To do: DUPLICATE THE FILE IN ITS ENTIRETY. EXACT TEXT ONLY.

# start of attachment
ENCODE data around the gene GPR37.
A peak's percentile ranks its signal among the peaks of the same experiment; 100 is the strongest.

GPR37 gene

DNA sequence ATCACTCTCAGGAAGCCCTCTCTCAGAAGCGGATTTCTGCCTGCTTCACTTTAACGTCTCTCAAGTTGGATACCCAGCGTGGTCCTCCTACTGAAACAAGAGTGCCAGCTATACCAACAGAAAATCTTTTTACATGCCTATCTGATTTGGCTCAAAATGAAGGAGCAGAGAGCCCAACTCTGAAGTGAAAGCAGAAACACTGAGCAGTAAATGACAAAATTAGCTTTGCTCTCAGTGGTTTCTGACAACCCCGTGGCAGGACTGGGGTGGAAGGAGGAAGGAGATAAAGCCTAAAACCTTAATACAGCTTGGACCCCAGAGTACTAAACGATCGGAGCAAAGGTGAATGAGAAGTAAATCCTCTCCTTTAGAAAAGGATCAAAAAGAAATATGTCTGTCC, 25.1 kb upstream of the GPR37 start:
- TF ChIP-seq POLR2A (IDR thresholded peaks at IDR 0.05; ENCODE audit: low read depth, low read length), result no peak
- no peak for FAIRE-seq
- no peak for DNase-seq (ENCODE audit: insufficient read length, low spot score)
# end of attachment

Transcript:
ENCODE data around the gene GPR37.
A peak's percentile ranks its signal among the peaks of the same experiment; 100 is the strongest.

GPR37 gene

DNA sequence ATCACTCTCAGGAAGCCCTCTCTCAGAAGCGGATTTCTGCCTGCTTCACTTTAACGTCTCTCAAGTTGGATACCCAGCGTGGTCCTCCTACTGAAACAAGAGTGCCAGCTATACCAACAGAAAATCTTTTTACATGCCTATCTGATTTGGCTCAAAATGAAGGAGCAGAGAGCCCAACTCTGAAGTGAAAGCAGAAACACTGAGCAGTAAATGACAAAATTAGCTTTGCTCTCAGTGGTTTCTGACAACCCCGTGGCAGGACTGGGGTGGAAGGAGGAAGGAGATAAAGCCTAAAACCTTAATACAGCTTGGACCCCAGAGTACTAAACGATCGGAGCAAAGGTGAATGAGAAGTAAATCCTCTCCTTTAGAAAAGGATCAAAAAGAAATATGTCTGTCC, 25.1 kb upstream of the GPR37 start:
- TF ChIP-seq POLR2A (IDR thresholded peaks at IDR 0.05; ENCODE audit: low read depth, low read length), result no peak
- no peak for FAIRE-seq
- no peak for DNase-seq (ENCODE audit: insufficient read length, low spot score)